I’m passionate about species-appropriate feline nutrition, and have written extensively about the topic. I maintain a small list of brands of raw or grain-free canned food that I’m comfortable recommending after doing thorough research. These are brands that I either currently feed Allegra and Ruby, or have fed them in the past.
The pet food industry, like the food industry in general, is not known for its transparency, so it can be difficult to obtain accurate and current information. This is why I’m so appreciative of organizations like the Cornucopia Institute, whose mission is to provide information to family farmers, consumers and other stakeholders in the good food movement. While their focus is on promoting justice for family scale farming, the work they do benefits the health of all living beings, from humans to animals to plants.
The Cornucopia Institute just released a new report that exposes serious problems in pet food industry regulations and how specific loopholes allow for the use of questionable ingredients that could negatively impact companion animal health. The report accuses some brands of using cheap ingredients, carcinogenic additives, and preservatives that are bad for long-term pet health, as well as attempting to intentionally deceive consumers with pet food labels.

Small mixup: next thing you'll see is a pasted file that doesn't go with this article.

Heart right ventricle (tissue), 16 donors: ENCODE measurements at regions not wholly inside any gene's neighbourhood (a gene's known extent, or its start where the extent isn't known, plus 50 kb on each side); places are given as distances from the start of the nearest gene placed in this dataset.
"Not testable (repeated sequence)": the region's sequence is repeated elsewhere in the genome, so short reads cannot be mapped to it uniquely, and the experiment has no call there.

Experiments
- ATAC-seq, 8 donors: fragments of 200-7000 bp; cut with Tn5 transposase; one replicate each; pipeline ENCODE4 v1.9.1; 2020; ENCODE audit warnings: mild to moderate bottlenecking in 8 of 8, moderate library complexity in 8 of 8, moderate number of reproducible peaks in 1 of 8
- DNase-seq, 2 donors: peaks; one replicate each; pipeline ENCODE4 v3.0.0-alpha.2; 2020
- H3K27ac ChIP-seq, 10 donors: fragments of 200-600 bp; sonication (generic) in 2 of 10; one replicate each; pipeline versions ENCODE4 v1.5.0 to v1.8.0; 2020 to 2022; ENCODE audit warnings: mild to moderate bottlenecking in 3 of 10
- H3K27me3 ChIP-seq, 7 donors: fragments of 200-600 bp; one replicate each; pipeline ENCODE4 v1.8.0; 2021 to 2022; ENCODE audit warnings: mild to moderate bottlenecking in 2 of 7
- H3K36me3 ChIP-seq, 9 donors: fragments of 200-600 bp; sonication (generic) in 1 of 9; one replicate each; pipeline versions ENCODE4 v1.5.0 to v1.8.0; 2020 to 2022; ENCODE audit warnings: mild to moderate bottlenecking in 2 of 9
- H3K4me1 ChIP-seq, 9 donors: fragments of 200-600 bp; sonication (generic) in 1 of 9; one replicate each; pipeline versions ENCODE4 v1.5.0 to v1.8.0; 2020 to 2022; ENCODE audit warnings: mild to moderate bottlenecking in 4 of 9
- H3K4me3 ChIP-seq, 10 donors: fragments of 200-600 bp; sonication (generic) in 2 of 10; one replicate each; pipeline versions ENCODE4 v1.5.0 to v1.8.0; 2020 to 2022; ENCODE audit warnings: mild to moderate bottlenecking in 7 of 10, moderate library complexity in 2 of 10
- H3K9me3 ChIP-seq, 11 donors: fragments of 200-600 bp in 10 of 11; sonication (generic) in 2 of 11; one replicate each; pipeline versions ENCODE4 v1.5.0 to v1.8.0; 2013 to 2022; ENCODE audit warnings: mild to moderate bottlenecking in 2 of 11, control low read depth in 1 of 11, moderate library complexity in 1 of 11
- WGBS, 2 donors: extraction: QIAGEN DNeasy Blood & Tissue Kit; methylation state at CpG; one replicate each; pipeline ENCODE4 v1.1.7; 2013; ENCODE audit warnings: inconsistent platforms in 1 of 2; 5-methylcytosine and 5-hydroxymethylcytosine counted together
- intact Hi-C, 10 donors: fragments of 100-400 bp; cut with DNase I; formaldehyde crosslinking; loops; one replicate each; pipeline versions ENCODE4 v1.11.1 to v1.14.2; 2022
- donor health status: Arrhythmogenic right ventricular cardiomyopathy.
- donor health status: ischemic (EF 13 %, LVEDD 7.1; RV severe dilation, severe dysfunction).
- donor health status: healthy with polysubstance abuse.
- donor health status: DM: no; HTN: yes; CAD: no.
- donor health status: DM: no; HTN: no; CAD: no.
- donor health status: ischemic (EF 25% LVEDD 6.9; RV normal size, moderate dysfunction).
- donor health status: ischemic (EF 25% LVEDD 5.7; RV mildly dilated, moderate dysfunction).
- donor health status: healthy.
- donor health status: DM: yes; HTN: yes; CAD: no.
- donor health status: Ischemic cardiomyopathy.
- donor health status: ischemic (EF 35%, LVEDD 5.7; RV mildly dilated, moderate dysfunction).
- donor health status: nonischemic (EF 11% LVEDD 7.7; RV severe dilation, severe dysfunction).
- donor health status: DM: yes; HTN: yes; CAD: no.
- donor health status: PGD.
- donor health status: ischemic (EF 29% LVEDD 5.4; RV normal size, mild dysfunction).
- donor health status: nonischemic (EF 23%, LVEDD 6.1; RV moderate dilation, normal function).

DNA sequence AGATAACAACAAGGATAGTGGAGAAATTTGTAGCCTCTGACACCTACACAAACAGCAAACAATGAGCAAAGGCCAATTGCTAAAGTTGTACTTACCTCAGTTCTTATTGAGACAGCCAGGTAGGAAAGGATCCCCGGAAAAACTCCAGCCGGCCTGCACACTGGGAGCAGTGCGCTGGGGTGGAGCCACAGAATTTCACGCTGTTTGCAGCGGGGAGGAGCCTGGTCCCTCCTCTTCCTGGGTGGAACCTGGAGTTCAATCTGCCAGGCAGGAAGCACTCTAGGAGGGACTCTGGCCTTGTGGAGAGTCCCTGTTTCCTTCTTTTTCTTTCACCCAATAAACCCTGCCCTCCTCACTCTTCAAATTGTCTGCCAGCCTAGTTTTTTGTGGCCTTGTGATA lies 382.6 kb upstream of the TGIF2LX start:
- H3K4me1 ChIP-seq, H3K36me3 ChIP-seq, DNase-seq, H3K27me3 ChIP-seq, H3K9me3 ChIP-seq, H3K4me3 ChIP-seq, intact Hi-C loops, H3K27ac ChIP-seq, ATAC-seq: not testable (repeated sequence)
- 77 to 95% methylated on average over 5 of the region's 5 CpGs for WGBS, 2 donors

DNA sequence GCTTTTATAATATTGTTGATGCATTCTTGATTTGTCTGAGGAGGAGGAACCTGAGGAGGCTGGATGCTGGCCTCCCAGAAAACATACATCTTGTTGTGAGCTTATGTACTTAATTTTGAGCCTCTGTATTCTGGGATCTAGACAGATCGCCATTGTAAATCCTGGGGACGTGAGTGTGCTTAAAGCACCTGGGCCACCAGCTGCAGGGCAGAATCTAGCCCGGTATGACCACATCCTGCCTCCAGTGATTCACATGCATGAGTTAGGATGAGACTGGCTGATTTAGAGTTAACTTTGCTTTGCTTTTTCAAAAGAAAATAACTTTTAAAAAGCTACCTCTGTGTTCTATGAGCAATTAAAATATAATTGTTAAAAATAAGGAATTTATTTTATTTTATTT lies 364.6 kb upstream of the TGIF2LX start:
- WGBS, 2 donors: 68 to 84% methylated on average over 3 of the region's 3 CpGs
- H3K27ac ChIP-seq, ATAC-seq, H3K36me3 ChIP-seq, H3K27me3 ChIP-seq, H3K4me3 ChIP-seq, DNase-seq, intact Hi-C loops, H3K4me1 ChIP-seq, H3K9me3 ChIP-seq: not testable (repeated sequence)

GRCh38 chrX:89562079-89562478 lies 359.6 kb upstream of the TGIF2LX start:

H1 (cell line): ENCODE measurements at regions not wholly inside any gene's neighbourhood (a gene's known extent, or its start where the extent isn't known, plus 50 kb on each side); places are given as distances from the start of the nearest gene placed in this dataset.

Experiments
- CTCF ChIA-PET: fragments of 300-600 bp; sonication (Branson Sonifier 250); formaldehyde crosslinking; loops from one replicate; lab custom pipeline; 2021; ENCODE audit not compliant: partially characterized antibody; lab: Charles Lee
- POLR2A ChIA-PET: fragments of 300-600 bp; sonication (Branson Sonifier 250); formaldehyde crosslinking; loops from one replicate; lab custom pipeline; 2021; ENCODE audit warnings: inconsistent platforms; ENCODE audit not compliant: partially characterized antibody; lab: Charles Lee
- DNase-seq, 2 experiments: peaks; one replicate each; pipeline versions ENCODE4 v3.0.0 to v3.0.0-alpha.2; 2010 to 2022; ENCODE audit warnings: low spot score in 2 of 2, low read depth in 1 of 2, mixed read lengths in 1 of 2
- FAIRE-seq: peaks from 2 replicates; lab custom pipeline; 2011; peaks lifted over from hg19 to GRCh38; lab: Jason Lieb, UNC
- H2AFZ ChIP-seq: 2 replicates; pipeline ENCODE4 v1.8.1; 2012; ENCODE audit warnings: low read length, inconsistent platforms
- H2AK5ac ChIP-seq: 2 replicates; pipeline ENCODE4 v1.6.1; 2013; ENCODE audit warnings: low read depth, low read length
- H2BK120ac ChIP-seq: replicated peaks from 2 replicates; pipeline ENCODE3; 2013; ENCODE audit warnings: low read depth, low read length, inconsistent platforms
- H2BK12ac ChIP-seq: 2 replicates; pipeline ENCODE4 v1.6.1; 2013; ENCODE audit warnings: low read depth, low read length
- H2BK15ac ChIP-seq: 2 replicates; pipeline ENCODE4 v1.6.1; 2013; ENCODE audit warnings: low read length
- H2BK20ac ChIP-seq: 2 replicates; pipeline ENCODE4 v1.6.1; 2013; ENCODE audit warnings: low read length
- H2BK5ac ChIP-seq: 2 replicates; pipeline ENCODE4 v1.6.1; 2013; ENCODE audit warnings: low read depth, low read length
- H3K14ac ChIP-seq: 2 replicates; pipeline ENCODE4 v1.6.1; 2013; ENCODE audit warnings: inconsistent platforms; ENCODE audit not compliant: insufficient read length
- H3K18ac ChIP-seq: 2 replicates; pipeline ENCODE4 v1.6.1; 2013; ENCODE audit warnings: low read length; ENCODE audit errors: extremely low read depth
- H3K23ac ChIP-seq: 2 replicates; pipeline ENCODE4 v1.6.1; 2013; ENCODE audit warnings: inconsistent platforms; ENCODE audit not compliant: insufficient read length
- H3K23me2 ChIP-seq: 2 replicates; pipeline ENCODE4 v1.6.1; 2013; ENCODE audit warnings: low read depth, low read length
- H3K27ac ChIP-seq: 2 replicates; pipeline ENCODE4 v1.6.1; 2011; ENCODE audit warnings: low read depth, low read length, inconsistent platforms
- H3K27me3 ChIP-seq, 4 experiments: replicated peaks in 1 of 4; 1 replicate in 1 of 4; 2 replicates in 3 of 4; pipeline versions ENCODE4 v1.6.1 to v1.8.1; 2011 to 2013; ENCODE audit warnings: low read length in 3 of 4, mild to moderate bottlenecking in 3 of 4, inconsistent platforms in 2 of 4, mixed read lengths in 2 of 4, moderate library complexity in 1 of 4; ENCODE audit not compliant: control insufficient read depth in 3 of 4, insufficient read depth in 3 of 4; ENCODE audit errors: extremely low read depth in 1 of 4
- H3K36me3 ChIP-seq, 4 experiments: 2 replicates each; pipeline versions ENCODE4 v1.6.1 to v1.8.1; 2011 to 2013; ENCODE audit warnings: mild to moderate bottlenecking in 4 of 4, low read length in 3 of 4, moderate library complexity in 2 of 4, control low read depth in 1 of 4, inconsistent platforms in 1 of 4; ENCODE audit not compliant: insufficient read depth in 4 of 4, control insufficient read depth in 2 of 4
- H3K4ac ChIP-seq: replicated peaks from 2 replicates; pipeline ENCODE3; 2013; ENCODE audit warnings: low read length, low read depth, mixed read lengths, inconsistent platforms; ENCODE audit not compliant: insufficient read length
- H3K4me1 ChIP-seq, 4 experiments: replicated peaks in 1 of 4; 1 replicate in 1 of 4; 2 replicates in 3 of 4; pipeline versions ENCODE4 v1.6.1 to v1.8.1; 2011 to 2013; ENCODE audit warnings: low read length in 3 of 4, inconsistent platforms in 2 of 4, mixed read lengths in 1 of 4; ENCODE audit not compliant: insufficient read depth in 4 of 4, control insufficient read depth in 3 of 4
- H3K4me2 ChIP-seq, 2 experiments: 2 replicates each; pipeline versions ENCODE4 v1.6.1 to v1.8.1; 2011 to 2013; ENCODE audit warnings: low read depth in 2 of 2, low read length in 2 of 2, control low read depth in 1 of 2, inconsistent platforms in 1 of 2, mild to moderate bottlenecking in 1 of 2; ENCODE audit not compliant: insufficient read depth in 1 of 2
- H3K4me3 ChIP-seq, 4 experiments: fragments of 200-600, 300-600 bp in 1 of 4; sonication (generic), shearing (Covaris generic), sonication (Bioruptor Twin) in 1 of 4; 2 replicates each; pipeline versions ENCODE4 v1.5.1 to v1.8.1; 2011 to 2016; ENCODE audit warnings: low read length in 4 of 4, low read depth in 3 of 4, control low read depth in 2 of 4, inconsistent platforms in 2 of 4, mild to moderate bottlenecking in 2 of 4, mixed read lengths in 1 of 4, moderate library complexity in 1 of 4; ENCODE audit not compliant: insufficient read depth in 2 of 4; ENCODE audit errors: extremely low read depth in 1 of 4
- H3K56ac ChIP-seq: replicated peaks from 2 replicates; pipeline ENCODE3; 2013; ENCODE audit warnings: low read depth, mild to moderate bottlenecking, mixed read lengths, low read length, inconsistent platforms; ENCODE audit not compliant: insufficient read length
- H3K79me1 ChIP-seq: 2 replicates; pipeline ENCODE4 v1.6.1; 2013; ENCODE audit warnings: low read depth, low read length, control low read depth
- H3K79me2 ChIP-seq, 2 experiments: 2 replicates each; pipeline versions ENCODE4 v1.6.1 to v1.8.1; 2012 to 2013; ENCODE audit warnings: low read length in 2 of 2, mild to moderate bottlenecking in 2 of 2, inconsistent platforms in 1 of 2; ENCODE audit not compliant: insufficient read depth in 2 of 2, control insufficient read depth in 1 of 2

The report contains important information for every cat guardian. I’d like to highlight some of the report’s findings today:
- As with people in the US, the most common causes of death for both cats and dogs include diseases associated with poor diet, such as obesity, heart disease, gastrointestinal disease, and cancer.
- In many cases, consumers get what they pay for, but price doesn’t always indicate high quality.
- Different brands are owned by a few multi-national corporations, and nearly identical food is merely packaged differently.
- Many premium pet food manufacturers do not own their own production facilities and contract with co-packers that produce low quality foods.
- Legislation and regulatory oversight of pet food is aimed at the feed industry.
- Pet food is highly processed, often resulting in hidden and questionable ingredients.
- Ingredient labeling can be confusing.
You can read the complete report here. The report also includes an eye-opening buyer’s guide, which explains what to watch for when companies get creative with marketing and labeling.
I found it particularly poignant that the report is dedicated to Moe, a beautiful grey cat who Cornucopia co-founder Mark Kastel adopted about ten years ago. When Moe had a crisis with a urinary tract blockage, he was put on a canned high carb low calorie prescription diet. Mark was concerned about putting him on conventional (non-organic) food. Ironically, just as the Cornucopia Institute began its research into the risks of carrageenan in human diets, Moe began having gastrointestinal problems. Mark looked at his food and discovered that it was loaded with carrageenan. Sadly, Moe succumbed to intestinal lymphoma. Mark dedicated the report do Moe’s memory in hopes that it will spur changes in the pet food industry.